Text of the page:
A rescue package for Greece could involve a short-term default without disastrous repercussions for the euro zone, Austria's central bank governor said, the first sign of a crack in the European Central Bank's hard line.
The ECB has proved a major stumbling block to agreeing a second bailout for Greece, saying it would refuse to accept Greek bonds as collateral in its lending operations in the event of a default or a selective default.
Ewald Nowotny, head of Austria's national central bank, said a full default would have grave consequences for Greece and the ECB's ability to accept its debt as collateral. But he indicated that selective default might work.
There is ... a full range of options and definitions -- from a clear-cut default to selective default, to a credit event and so on, he told CNBC in an interview broadcast on Tuesday.
This indeed has to be studied in a very serious way. There are some proposals that deal with a very short-lived selective default situation that would not really have major negative consequences, he said.
Nowotny's remarks differ starkly from the stance taken by ECB President Jean-Claude Trichet, who told a news conference after the ECB's monetary policy meeting earlier this month: We say no to selective default, no to a credit event.
Trichet repeated that view in a newspaper interview published on Tuesday.
Euro zone leaders hold an emergency summit on Thursday, and any sign the ECB could be open to a compromise on the collateral it accepts at its funding operations would increase the chances of a deal for Greece.
BEGINNING OF THE END?
Highlighting the seriousness of the situation, former ECB chief economist Otmar Issing told Germany's Frankfurter Allgemeine Zeitung daily that a massive haircut is unavoidable for Greece.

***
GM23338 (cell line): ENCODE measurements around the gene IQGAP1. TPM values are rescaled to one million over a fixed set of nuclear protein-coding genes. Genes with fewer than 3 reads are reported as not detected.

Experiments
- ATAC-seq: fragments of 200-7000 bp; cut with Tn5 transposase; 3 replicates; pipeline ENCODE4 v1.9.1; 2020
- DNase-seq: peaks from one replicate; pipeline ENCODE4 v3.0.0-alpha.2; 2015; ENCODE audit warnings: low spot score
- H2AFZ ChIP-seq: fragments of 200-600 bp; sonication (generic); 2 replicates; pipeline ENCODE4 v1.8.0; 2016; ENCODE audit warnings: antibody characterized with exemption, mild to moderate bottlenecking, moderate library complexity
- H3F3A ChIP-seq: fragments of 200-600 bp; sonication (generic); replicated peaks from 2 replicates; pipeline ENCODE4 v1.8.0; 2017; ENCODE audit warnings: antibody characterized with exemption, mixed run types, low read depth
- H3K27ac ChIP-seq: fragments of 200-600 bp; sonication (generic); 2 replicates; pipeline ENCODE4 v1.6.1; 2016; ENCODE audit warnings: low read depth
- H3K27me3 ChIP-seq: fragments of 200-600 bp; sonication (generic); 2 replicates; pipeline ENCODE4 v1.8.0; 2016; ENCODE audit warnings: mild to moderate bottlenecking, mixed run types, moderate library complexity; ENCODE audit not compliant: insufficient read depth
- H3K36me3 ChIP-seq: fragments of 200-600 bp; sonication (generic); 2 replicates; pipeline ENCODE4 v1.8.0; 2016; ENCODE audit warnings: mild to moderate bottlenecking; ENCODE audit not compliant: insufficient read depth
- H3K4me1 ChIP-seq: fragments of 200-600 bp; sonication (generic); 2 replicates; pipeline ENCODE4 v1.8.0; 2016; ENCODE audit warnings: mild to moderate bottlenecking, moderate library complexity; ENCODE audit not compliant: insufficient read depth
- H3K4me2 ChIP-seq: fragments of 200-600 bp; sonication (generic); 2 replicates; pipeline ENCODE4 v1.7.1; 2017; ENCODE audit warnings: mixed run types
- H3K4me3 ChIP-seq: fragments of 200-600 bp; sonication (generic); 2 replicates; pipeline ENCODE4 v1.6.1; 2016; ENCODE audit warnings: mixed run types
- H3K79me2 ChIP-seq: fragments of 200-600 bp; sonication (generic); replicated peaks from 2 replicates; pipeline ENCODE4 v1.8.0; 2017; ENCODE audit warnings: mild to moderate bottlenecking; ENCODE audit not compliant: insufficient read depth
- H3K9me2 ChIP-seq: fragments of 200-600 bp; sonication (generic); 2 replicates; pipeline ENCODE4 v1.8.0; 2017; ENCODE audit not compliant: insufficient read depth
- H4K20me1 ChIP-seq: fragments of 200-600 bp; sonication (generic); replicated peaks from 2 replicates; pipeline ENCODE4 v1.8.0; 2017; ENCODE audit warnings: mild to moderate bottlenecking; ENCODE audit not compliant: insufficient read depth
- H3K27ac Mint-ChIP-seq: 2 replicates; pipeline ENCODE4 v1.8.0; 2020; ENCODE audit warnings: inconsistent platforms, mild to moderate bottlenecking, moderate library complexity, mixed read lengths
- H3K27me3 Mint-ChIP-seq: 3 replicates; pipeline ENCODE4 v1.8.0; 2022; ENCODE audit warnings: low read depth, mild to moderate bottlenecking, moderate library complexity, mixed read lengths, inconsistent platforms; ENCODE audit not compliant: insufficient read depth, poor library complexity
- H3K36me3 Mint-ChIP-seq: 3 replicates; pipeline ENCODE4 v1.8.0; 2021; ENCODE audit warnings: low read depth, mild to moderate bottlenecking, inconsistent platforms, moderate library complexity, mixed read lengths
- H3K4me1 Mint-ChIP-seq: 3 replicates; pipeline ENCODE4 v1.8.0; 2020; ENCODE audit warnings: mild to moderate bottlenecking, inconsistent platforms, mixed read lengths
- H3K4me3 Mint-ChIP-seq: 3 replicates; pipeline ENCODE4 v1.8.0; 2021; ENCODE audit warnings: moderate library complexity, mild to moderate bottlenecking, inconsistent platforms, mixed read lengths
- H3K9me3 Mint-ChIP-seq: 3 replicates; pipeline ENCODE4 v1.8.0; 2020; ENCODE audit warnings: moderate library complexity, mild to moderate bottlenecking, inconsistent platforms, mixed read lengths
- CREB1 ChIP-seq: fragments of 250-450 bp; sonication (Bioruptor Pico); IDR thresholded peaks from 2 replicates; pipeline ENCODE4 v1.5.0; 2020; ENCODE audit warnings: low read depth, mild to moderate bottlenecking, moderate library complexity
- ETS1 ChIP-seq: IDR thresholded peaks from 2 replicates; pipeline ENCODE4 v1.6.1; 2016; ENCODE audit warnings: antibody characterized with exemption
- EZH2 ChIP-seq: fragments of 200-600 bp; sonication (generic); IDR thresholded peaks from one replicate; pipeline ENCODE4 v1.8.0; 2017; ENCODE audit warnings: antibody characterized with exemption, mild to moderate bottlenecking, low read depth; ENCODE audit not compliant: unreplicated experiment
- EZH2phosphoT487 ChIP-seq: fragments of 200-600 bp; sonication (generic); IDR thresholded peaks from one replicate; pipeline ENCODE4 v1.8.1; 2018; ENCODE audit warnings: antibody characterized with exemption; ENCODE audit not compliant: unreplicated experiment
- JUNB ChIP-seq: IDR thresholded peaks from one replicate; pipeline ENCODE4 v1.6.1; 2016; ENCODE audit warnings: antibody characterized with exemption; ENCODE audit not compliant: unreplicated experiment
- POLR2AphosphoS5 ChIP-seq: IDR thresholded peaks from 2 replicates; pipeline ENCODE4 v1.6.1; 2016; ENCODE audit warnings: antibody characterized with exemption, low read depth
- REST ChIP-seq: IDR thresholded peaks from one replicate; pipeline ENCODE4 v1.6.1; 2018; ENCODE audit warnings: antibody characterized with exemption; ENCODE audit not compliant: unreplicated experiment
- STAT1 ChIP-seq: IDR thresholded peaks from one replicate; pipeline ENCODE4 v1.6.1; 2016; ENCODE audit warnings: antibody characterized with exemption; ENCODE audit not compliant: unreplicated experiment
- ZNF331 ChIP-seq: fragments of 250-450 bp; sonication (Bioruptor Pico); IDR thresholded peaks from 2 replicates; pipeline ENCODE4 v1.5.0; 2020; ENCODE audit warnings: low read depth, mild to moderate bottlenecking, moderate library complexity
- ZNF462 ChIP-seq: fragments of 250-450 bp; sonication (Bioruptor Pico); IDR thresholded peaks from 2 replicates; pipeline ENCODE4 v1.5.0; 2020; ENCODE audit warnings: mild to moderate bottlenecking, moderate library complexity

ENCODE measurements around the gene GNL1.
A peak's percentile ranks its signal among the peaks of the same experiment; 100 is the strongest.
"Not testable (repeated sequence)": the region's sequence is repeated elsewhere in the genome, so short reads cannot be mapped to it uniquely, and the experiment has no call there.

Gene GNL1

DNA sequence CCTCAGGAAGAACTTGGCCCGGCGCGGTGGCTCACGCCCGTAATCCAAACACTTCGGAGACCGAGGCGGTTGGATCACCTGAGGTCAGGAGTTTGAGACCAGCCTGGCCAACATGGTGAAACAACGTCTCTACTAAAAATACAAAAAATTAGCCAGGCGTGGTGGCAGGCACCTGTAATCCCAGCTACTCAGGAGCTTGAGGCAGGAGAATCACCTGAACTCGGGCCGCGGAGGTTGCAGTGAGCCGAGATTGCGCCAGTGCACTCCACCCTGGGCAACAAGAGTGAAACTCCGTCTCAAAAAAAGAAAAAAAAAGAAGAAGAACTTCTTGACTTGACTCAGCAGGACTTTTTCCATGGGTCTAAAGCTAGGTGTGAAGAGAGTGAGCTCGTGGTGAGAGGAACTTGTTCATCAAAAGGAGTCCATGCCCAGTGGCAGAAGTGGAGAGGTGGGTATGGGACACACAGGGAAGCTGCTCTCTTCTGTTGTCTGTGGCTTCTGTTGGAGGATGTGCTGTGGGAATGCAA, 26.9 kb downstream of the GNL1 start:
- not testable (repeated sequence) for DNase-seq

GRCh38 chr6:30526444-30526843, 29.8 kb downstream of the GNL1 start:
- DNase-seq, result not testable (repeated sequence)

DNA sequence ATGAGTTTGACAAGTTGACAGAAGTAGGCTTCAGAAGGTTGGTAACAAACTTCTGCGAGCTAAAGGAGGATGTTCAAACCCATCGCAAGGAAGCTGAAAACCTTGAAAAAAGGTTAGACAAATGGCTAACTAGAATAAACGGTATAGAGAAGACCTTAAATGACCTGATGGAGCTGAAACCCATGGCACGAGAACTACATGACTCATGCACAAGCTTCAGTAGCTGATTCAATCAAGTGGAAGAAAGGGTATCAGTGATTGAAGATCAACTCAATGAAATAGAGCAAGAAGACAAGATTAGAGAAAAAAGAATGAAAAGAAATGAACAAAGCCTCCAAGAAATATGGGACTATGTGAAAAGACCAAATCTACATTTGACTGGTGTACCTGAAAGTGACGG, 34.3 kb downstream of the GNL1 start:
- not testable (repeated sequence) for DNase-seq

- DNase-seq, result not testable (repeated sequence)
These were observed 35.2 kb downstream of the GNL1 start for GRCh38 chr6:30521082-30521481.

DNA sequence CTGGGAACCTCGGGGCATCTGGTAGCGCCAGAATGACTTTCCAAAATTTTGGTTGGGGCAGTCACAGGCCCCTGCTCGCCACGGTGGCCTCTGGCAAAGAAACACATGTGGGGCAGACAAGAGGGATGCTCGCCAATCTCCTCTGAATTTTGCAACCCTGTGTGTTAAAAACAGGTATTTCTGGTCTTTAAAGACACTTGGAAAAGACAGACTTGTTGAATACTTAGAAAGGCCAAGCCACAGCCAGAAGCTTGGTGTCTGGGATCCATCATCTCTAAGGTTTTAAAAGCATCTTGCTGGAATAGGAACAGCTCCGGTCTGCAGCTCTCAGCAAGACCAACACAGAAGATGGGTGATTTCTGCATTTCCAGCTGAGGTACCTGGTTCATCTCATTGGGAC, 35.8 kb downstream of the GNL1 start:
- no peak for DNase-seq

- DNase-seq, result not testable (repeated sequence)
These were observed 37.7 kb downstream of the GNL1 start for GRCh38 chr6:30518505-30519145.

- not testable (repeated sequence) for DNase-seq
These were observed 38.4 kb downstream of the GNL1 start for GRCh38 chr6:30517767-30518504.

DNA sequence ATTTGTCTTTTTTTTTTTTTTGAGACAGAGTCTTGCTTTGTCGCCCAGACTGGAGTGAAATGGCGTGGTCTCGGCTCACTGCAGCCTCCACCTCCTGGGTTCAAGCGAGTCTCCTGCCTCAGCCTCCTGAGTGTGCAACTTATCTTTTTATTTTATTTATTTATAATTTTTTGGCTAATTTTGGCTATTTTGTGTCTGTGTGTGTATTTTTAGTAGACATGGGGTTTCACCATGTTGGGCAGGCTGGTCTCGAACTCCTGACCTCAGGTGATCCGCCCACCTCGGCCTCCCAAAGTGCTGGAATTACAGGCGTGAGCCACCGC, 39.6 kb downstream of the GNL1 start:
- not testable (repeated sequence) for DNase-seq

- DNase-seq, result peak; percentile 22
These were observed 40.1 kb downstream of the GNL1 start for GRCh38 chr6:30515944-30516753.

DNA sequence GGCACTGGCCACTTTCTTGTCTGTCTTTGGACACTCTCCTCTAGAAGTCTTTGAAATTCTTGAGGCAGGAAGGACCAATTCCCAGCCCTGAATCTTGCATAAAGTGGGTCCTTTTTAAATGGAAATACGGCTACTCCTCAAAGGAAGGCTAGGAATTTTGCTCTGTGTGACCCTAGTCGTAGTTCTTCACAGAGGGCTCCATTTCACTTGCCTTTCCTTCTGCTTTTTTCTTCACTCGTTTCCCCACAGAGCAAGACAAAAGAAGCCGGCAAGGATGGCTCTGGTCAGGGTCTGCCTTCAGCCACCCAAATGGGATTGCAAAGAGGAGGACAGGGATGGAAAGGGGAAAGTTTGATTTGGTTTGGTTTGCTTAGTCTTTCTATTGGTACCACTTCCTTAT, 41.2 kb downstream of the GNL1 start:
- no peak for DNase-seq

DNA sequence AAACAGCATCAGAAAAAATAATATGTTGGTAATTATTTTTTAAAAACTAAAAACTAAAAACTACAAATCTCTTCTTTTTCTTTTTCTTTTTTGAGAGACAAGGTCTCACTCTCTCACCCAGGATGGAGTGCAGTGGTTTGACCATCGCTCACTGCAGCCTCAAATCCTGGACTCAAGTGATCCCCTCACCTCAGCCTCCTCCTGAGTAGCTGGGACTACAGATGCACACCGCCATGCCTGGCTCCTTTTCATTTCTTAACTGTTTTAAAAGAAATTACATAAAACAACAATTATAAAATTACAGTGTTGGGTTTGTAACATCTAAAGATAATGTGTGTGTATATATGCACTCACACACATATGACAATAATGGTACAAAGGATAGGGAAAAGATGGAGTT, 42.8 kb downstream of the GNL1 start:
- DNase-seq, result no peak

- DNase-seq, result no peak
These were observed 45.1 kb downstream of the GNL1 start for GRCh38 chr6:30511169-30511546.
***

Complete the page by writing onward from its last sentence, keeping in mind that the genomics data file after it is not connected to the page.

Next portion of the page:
Issing, who remains an influential figure in euro zone policy circles, added, however: If Greece were to stay in the currency union after that and can count on further help and refinancing from the ECB, that will be the beginning of the end of the currency union.
The ECB requires that banks put up adequate collateral to receive funds at its regular refinancing operations, upon which Greek banks are utterly reliant for liquidity.
The ECB's insistence that it would not accept collateral that is in default is aimed at making sure euro zone governments -- with or without the private sector -- assume the cost of dealing with the crisis, rather than pushing it over to the ECB, which fears its independence being compromised.
In the high-stakes standoff over the Greek crisis, the collateral card is the closest the ECB has to an ace: refusing to accept Greek sovereign bonds as collateral would deprive Greek banks of the funds on which they rely, crippling the Greek economy and risking contagion to other euro zone economies.
Ratings agencies have said that proposals to roll over Greek bonds into longer maturities would be a default and banking and government officials have struggled to find an alternative.
Nowotny stressed it was ultimately up to the ECB -- not ratings agencies -- to decide what it could accept as collateral.
At the end of the day, it has to be the decision of the ECB, he said. The ECB should not be totally dependent on rating agencies. It is at the end of the day our own responsibility, our own decision.
We have proved this in the case of ... Greece and of Portugal with regard to what kind of collateral we accept, so there is a certain case for independence but of course ... with regard to our own statute, there are limitations and these have to be observed.
Earlier this month, the central bank said it would suspend its credit rating requirements for Portuguese government bonds used as collateral in its lending operations. (Editing by Mike Peacock/Patrick Graham)